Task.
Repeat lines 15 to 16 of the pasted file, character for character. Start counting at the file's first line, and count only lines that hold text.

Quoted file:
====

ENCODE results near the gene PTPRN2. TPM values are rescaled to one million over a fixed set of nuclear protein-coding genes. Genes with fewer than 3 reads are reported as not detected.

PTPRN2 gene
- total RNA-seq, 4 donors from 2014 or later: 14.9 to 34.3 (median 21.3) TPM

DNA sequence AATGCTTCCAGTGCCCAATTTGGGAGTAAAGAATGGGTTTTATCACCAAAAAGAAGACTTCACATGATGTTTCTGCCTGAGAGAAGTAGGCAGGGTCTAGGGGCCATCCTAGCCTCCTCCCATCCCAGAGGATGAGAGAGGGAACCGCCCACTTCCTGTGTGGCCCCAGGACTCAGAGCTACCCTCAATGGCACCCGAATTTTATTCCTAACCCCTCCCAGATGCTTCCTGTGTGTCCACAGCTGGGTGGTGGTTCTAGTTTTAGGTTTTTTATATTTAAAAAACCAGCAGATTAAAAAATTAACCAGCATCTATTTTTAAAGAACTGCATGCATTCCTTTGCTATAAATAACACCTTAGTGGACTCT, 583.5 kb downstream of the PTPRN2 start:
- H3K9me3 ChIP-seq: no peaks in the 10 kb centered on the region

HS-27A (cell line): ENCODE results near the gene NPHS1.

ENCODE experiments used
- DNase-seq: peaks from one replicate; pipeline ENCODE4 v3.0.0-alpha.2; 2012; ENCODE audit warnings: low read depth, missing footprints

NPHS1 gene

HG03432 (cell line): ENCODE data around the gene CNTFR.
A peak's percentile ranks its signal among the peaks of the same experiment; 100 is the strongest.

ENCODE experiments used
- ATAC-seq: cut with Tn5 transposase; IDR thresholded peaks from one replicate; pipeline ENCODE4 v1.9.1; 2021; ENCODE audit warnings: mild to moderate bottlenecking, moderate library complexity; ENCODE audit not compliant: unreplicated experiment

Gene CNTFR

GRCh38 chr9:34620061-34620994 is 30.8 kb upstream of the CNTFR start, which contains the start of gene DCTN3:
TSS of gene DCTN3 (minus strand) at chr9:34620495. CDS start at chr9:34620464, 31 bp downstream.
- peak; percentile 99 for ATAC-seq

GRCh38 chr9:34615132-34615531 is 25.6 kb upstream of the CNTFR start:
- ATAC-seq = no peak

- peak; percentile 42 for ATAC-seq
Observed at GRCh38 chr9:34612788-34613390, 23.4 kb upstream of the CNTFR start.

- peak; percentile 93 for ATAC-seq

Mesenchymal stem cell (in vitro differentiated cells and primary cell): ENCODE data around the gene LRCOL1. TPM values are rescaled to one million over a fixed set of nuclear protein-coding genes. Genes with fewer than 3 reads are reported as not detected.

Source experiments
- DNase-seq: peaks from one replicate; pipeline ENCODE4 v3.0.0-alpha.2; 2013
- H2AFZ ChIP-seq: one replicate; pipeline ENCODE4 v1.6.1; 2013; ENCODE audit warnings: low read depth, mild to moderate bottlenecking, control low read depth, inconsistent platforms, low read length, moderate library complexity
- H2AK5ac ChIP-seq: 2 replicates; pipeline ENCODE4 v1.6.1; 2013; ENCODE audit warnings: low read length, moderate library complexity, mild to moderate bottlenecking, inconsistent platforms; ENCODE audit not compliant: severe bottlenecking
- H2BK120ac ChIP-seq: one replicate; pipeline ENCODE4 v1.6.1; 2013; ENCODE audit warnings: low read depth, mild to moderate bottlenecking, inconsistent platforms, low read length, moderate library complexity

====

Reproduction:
GRCh38 chr9:34620061-34620994 is 30.8 kb upstream of the CNTFR start, which contains the start of gene DCTN3:
TSS of gene DCTN3 (minus strand) at chr9:34620495. CDS start at chr9:34620464, 31 bp downstream.